Your nervous system: A key component for massage assessment and strategy

June 12th, 2010

I was delighted to see the March 2010 of Massage Today feature an article titled “Evaluating Neurological Symptoms” by Whitney Lowe, founder of the Orthopedic Massage Education and Research Institute.

In this article, he stresses a point that I often commnicate to my clients:

Massage is not just about relaxing muscles and  massaging where the client feels pain.   Often, the place of the pain is NOT where you want to be massaging.

In addition to direct pain relief, massage is also about helping the nervous system be in a healthy state where it is “plugged into” the muscle fibers and not being “short circuited”.  Sometimes pain can be in one place, one muscle can be weak where the pain is, but it is because another muscle in another place is tight, resulting in weakness of another muscle which then causes pain in the area.

Sound complicated?  It is.  Let’s look at an example:

The same nerve that innervates the serratus anterior in the back (which holds the scapula against the wall of the ribs), runs under the scalenes in the neck.  When the scalenes get tight, they can compress the nerve and cause weakness in the serratus anterior.  The signals are not getting through.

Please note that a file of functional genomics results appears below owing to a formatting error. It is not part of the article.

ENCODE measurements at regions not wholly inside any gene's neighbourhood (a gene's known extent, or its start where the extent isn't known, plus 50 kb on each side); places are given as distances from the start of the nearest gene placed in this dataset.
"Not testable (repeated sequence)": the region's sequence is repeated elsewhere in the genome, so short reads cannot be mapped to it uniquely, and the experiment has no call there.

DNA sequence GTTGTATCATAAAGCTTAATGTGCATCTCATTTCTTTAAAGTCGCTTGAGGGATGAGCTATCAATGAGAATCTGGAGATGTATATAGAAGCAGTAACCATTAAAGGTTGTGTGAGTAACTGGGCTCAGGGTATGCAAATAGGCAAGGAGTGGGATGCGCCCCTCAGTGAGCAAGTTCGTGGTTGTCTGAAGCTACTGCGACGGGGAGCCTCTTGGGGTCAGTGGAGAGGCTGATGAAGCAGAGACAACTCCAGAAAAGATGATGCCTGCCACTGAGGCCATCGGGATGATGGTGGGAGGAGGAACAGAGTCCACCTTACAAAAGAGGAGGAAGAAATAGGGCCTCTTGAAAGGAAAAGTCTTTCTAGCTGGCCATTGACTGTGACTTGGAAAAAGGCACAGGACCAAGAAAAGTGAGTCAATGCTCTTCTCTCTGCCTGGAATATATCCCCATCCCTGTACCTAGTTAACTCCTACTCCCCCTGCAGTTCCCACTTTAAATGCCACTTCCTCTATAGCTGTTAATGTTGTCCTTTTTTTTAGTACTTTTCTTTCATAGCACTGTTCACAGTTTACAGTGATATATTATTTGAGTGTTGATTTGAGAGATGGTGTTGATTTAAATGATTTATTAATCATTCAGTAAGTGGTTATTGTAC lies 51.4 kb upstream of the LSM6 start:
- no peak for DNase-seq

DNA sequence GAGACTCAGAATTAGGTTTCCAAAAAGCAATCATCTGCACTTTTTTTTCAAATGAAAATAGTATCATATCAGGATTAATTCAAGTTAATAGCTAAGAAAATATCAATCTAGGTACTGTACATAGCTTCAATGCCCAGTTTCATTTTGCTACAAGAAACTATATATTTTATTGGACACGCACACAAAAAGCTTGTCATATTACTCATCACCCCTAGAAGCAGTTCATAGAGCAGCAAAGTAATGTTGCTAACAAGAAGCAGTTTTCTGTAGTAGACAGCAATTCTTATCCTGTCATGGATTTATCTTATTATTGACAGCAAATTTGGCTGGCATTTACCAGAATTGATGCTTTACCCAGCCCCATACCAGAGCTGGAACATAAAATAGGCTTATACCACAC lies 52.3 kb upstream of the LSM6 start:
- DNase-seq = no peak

When the serratus anterior is weak, the scapula “wings” (the bottom point sticks out from the ribs), and the movement of raising the arm to the side begins to be impaired.  This can actually go as far as to result in symptoms that look like impingement syndrome.

Impingement is,  technically,  a mechanical issue in the shoulder joint, but the root problem can be neurological compression and muscle weakness.

This can result in frustrating therapy that does not help, MRIs that show nothing is wrong, and you are left with pain that supposedly “shouldn’t be there” but is “bigger than life” real to you.

Another example of the nervous system being involved in pain  is when the gluteal muscles are weak and not firing properly in a person’s gait.  It may be that the gluteals just need strengthening and the nerves need to be innervated to the muscle fibers again, but it also can result from the hamstrings being too tight.  When the hamstrings are tight, the gluteals shut down.

These are just two examples of how an understanding and evaluation of the neurological component is important in a strategy for massage and/or exercise for a client.

For a free postural and gait assessment (and fabulous information, including do at home and work exercises) subscribe (free!) to the Advanced Muscle Care Newsletter:  - http://www.alteredstates.org

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To your health and happy muscles,

Cynthia Mealy

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